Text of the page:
Filing 15

ORDER granting in part Mr. Foutz's 9 Motion for Default Judgment against Coast to Coast and awards him $100.00 in statutory damages and $3,715.00 in attorneys' fees and costs. Judgment will be entered accordingly. Signed by Judge William T. Lawrence on 1/6/2016. (CBU)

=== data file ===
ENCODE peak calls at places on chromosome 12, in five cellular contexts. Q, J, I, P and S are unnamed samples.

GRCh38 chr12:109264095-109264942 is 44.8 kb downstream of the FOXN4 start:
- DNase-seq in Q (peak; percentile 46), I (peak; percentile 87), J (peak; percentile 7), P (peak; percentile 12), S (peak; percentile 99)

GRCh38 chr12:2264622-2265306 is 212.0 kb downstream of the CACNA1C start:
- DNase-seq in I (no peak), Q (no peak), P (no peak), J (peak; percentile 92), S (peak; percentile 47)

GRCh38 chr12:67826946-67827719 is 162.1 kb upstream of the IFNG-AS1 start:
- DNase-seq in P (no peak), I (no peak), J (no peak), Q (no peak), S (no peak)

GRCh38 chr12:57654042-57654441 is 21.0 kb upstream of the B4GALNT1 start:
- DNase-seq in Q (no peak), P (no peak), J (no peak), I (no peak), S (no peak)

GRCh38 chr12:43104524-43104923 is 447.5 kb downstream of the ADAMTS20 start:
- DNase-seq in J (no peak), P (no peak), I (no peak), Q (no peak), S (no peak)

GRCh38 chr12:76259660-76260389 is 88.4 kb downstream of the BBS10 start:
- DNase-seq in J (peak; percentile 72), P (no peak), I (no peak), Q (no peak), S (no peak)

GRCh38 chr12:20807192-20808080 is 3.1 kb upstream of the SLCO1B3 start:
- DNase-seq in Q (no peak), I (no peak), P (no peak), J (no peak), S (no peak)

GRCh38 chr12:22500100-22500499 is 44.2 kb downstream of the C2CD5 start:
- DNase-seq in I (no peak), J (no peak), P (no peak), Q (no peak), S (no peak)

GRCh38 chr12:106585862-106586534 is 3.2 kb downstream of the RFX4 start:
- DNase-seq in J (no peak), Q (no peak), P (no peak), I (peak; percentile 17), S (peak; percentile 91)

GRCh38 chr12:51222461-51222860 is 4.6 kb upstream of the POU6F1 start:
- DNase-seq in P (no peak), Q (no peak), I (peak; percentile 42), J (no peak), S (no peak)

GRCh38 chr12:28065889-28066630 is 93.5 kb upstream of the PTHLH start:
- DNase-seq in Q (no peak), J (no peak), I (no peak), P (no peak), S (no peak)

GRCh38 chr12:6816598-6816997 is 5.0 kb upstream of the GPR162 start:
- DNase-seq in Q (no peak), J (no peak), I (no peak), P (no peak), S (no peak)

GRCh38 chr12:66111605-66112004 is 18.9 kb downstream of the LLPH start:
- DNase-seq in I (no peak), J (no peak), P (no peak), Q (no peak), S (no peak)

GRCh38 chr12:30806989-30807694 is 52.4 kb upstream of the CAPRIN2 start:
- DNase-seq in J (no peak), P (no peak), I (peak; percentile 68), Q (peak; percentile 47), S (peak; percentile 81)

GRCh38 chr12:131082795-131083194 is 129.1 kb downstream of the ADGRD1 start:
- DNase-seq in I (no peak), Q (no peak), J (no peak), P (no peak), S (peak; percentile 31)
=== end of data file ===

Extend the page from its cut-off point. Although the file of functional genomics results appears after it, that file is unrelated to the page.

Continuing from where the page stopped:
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UNITED STATES DISTRICT COURT SOUTHERN DISTRICT OF INDIANA INDIANAPOLIS DIVISION CHRISTOPHER FOUTZ, Plaintiff, vs. COAST TO COAST FINANCIAL SOLUTIONS, INC., Defendant. ) ) ) ) ) CAUSE NO. 1:15-cv-1250-WTL-TAB ) ) ) ) ) ENTRY ON PLAINTIFF’S MOTION FOR DEFAULT JUDGMENT This cause is before the Court on the Plaintiff’s motion for default judgment (Dkt. No. 9). The Court GRANTS IN PART the Plaintiff’s motion for the following reasons. I. BACKGROUND Plaintiff Christopher Foutz filed suit against Defendant Coast to Coast Financial Solutions, Inc. (“Coast to Coast”) on August 10, 2015, alleging it violated the Fair Debt Collections Practices Act (“FDCPA”). His complaint alleges that he defaulted on a debt that was transferred to Coast to Coast for collection. Prior to August 20, 2014, Coast to Coast reported the debt to Experian, a credit reporting agency. On August 20, 2014, Mr. Foutz filed for bankruptcy. The debt at issue was included in the bankruptcy and discharged on March 11, 2015, in the bankruptcy court’s discharge order. Around July 28, 2015, Mr. Foutz obtained a copy of his Experian credit report. The credit report included the discharged debt, stating that $167.00 was past due. Foutz alleged in his complaint that the debt’s inclusion on his credit report after it was discharged in bankruptcy constitutes harassment, an unfair and unconscionable attempt to collect a debt, a misrepresentation regarding the amount of the debt, and an attempt by Coast to Coast to collect a debt that the bankruptcy discharge prohibited it from collecting, in violation of the FDCPA’s sections 1692d, e, and f. Coast to Coast has not appeared in this case and default has been entered against it; accordingly, all well plead allegations in the complaint are deemed admitted. The Court now must conduct an inquiry in order to ascertain the amount of damages with reasonable certainty. e360 Insight v. The Spamhaus Project, 500 F.3d 594, 602 (7th Cir. 2007). To that end, a hearing on damages was held on December 17, 2015, at which Mr. Foutz appeared and Coast to Coast did not. Mr. Foutz seeks $1,000.00 in actual damages; $1,000.00 in statutory damages; and $3,715.00 in attorney’s fees and costs. II. STANDARD The FDCPA provides the following remedies for individual plaintiffs: “any actual damage sustained by such person[s]”; “such additional damages as the court may allow, but not exceeding $1,000”; and “in the case of any successful action to enforce the foregoing liability, the costs of the action, together with a reasonable attorney’s fee as determined by the court.” 15 U.S.C. § 1692k(a). “In determining the amount of liability . . . , the court shall consider, among other relevant factors . . . the frequency and persistence of noncompliance by the debt collector, the nature of such noncompliance, and the extent to which such noncompliance was intentional.” 15 U.S.C. § 1692k(b). Additionally, actual damages may be recovered only if the FDCPA violation caused harm to the plaintiff: “only losses flowing from an FDCPA violation are recoverable as actual damages.” Thomas v. Law Firm of Simpson & Cybak, 244 Fed. Appx. 741, 743 (7th Cir. 2007); see also Muha v. Encore Receivable Mgmt., Inc., 558 F.3d 623, 629 (7th Cir. 2009) 2 (“Were the plaintiffs seeking actual damages rather than just statutory damages, they would have to present some evidence that they were misled to their detriment.”). The FDCPA, however, “does not require proof of actual damages as a precursor to the recovery of statutory damages.” Keele v. Wexler, 149 F.3d 589, 593 (7th Cir. 1998). Plaintiffs are also entitled to reasonable attorney’s fees and costs. See 15 U.S.C. § 1692k(a)(3). The plaintiff bears the burden of proving the reasonableness of the hours worked and the hourly rates claimed. Spegon v. Catholic Bishop of Chicago, 175 F.3d 544, 550 (7th Cir. 1999). District courts determine the amount of reasonable attorney’s fees as follows: The touchstone for a district court’s calculation of attorney’s fees is the lodestar method, which is calculated by multiplying a reasonable hourly rate by the number of hours reasonably expended. If necessary, the district court has the flexibility to adjust that figure to reflect various factors including the complexity of the legal issues involved, the degree of success obtained, and the public interest advanced by the litigation. The standard is whether the fees are reasonable in relation to the difficulty, stakes, and outcome of the case. Gastineau v. Wright, 592 F.3d 747, 748-49 (7th Cir. 2010) (internal citations and quotation marks omitted). III. A. DISCUSSION Actual Damages Mr. Foutz seeks actual damages, and it is his burden to prove that he is entitled to such damages. Mr. Foutz contends that having the debt remain on his credit report following its discharge in bankruptcy caused him emotional harm. At the hearing, he testified that filing for bankruptcy was hard in itself, and he was “extremely” frustrated and embarrassed by the debt’s inclusion on his credit report after the bankruptcy. He presented no evidence other than his testimony in support of his claim, and he did not provide additional detail. Mr. Foutz did not, for 3 example, designate an expert to testify, nor did he introduce medical records in support of his testimony. In seeking actual damages for emotional harm, conclusory statements of emotional distress, without more, are generally insufficient to make out a claim for emotional damages, “unless the facts underlying the case are so inherently degrading that it would be reasonable to infer the person suffered emotional distress from the defendant’s action.” See Wantz v. Experian Information Solutions, 386 F.3d 829, 834 (7th Cir. 2004) (discussing under the Fair Credit Reporting Act actual damages for emotional harm; internal quotation and citation omitted; and abrogated on other grounds by Safeco Ins. Co. v. Burr, 551 U.S. 47 (2007)). The Court considers Mr. Foutz’s testimony to be bare allegations lacking the detail necessary to justify an actual damages award for emotional distress, and while the Court is sympathetic to the frustration Mr. Foutz experienced in seeking removal of the discharged debt from his credit report, it does not find the debt’s entry on his credit report to be “so inherently degrading that it would be reasonable to infer that a person suffered emotional distress from the defendant’s action.” Wantz, 386 F.3d at 834. Consequently, the Court denies Mr. Foutz’s request for $1,000.00 in actual damages. B. Statutory Damages Mr. Foutz also seeks $1,000.00 in statutory damages. Coast to Coast has failed to respond in this action. “A default judgment establishes, as a matter of law, that defendants are liable to plaintiff for each cause of action alleged in the complaint.” e360 Insight, 500 F.3d 594, 602 (7th Cir. 2007) (citing United States v. Di Mucci, 879 F.2d 1488, 1497 (7th Cir. 1989)). However, “the allegations in the complaint with respect to the amount of the damages are not deemed true.” Id. (citing In re Catt, 368 F.3d 789, 793 (7th Cir. 2004)). 4 To determine the appropriate amount of statutory damages, the Court looks at “the frequency and persistence of noncompliance by the debt collector, the nature of such noncompliance, and the extent to which such noncompliance was intentional.” Tolentino v. Friedman, 46 F.3d 645, 651 (7th Cir. 1995) (citing 15 U.S.C. § 1692k(b)(1)). The first factor, the frequency and persistence of noncompliance, favors Coast to Coast. The only noncompliance of which Mr. Foutz complains in this case is the appearance of a debt on his credit report after it was discharge in his bankruptcy case. Mr. Foutz does not allege that Coast to Coast communicated with him at all after his bankruptcy was finalized. As such, the frequency and persistence of noncompliance is minimal, and this factor favors Coast to Coast. The second factor, the nature of noncompliance, slightly favors Mr. Foutz. Inclusion of the discharged debt on Mr. Foutz’s credit report in July 2015 falsely represented that Mr. Foutz owed a debt at a time when he did not. Coast to Coast, however, made no other effort to attempt to collect the discharged debt. And, as discussed above, Mr. Foutz suffered no readily apparent harm as a result of the false representation. He was not, for example, tricked into paying the debt. Accordingly, this factor slightly favors Mr. Foutz. The third factor, the extent to which noncompliance was intentional, favors Coast to Coast. Mr. Foutz offered no evidence that would support a finding of intentionality. The Court finds that, apart from the discharged debt’s inclusion on Mr. Foutz’s July 2015 credit report, the lack of any effort on the part of Coast to Coast to collect the debt suggests that the noncompliance was an inadvertent, rather than an intentional act. As a result, this factor favors Coast to Coast. Because two of the three factors favor Coast to Coast and one factor slightly favors Mr. Foutz, a minimal award of statutory damages in the amount of $100.00 is appropriate. See, e.g., 5 Bartlett v. Heibl, 128 F.3d 497, 499 (7th Cir. 1997) (“[I]t is within the district court's discretion to decide whether and if so how much to award, up to the $1,000 ceiling” of statutory damages). C. Attorneys’ Fees and Costs Because the Court will be entering a judgment in favor of Mr. Foutz in this matter, Mr. Foutz is by statute entitled to reasonable attorneys’ fees and costs. See Tolentino v. Friedman, 46 F.3d 645, 651–52 (7th Cir. 1995) (holding that an award of fees is “mandatory” to a successful plaintiff in a FDCPA claim). Mr. Foutz’s counsel submitted an invoice detailing fees and costs for the case, totaling $3,715.00, and affidavits of attorneys’ fees and costs explaining the rates of the individuals working on the case. The Court finds the hours worked and requested rates reasonable. Accordingly, Mr. Foutz is entitled to recover $3,715.00 in attorneys’ fees and costs. IV. CONCLUSION The Court GRANTS IN PART Mr. Foutz’s motion for default judgment against Coast to Coast (Dkt. No. 9) and awards him $100.00 in statutory damages and $3,715.00 in attorneys’ fees and costs. Judgment will be entered accordingly. SO ORDERED: 1/6/16 _______________________________ Hon. William T. Lawrence, Judge United States District Court Southern District of Indiana Copies to all counsel of record via electronic communication 6